I enjoyed this article in VeloNews, it explains why I like my Atlantis so much
Editor’s Note: This excerpt is adapted from the book FASTER: Demystifying the Science of Triathlon Speed by Jim Gourley and republished with permission from VeloPress. Learn more about the science of triathlon at freetrispeed.com.
Let’s clear something up. There is no such thing as a “fast bike.” Bikes are neither fast nor slow. Bikes are shiny or expensive. Bikes have a lot of mass or a little. Without a rider, they are stationary. Physics holds a bike in place until you get on it and start pedaling. Even then the bike may not necessarily be fast. Of all the equipment on your bike, your legs are the most critical component. There are plenty of nice bikes on the road that are being ridden slowly.
But more insidious than inaccurate vocabulary is a simple overestimation of how much bike weight matters for most riding.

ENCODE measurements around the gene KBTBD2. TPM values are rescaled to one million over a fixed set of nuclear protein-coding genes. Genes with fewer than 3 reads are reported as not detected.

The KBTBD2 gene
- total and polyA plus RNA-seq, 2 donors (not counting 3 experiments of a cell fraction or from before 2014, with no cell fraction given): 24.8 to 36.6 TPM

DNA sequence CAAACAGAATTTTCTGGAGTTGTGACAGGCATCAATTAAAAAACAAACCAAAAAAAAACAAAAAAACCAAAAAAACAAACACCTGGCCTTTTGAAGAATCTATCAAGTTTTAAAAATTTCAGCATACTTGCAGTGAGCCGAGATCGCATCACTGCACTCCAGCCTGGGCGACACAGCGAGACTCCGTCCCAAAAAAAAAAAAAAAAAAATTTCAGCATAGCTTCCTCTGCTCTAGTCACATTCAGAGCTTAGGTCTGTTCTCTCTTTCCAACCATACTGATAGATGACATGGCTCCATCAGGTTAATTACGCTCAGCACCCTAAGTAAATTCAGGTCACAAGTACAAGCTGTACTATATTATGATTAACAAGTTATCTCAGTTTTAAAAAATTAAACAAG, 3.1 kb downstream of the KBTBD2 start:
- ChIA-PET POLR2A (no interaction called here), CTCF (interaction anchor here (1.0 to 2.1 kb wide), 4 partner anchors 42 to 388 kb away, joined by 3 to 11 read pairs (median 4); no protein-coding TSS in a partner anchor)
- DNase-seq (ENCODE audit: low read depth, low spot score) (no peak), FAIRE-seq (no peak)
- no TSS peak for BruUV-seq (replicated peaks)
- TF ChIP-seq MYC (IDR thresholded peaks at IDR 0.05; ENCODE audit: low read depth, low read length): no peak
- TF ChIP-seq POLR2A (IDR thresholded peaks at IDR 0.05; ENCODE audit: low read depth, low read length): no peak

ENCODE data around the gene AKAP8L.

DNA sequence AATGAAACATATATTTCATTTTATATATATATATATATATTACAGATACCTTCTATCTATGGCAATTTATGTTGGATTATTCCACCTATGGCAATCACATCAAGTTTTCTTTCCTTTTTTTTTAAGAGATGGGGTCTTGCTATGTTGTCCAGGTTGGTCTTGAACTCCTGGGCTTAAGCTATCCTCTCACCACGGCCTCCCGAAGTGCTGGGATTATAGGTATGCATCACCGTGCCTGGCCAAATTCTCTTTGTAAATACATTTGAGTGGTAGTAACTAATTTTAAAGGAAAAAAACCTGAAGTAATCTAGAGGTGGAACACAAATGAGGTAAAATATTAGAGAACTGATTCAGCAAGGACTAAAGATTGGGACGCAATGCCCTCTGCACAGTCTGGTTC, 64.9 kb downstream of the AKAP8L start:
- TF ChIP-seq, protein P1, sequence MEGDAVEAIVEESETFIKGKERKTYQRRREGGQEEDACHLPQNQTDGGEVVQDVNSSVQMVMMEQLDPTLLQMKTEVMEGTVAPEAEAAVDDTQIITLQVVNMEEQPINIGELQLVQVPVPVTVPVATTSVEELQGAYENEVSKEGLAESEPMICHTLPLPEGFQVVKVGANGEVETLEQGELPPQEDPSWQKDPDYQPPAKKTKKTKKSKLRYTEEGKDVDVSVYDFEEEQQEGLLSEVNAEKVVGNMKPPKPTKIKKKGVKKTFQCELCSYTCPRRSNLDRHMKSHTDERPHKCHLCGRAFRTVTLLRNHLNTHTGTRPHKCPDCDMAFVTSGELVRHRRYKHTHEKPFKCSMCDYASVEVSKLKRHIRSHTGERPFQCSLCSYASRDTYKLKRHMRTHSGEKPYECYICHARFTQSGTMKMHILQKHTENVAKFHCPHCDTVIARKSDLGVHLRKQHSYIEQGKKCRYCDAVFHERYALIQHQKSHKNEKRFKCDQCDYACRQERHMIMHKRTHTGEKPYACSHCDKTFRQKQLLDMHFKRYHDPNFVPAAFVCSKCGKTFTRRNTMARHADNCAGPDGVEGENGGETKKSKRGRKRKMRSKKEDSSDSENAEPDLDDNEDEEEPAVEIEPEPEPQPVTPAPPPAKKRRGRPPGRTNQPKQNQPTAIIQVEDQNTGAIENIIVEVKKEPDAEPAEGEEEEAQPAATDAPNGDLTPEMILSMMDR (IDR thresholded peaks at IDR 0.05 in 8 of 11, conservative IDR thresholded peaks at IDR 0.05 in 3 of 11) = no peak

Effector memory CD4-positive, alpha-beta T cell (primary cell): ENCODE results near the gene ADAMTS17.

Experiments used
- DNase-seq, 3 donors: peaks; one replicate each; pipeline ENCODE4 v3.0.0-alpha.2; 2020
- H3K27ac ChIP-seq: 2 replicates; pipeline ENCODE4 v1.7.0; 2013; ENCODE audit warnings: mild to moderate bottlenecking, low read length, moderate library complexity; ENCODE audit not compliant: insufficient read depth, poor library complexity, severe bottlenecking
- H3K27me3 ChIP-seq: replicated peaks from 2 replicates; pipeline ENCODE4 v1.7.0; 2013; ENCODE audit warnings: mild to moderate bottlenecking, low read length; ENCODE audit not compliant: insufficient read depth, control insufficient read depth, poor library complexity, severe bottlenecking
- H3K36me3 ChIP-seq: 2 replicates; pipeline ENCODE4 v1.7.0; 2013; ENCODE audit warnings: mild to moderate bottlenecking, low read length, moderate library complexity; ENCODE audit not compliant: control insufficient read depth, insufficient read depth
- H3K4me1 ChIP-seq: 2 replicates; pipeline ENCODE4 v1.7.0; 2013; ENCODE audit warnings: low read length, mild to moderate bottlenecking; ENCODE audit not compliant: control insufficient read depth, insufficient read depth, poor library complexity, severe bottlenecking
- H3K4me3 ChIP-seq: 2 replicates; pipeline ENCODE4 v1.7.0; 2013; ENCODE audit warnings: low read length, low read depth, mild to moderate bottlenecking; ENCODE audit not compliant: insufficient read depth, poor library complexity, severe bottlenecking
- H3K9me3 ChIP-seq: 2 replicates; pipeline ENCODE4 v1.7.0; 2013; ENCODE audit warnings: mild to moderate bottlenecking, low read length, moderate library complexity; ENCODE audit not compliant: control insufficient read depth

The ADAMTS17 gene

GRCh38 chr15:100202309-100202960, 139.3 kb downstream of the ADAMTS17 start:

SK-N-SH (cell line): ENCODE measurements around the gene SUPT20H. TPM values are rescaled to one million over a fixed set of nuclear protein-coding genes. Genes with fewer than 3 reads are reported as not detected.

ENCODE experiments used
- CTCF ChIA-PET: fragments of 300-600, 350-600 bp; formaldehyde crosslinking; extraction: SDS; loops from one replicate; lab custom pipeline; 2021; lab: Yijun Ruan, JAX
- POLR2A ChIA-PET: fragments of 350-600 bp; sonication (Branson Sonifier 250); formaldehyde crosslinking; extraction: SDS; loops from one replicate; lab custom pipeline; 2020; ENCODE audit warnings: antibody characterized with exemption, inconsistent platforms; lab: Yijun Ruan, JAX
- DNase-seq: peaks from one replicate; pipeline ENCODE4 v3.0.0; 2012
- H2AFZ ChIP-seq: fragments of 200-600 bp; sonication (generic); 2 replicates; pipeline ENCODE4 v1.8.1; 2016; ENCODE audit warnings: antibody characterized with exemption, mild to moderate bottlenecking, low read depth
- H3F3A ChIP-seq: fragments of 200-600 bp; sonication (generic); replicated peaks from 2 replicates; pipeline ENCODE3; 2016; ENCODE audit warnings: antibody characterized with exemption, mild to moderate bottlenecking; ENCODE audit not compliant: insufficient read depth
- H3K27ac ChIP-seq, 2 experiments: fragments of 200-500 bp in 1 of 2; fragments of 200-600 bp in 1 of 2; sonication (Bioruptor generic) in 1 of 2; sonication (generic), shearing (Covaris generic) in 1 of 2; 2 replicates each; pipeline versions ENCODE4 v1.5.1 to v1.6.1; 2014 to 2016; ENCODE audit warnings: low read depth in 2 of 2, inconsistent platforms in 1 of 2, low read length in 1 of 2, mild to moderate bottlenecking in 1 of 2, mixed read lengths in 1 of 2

In FASTER, I show the math that explains why just a degree or two of incline makes riding a bike feel so much harder. Riding up a hill, it may seem more important than ever to dump any and all extra mass we can from our bikes. That’s the allure of a carbon fiber bottle cage, an upgrade to carbon fiber cranks, handlebars, stem, carbon saddle rails, or wheel spokes. Five grams here, 10 grams there, it all adds up, right? Pretty soon, you’re 500 grams lighter. That’s half a kilogram!
True. But such upgrades could easily total $500 or more, which is also half a grand. Is it worth it?
A good approximate difference between an entry-level aluminum bike with a decent set of components and a top-of-the-line carbon model with some of the lightest components on the market is just shy of 3.25 pounds.
Was the weight loss worth it?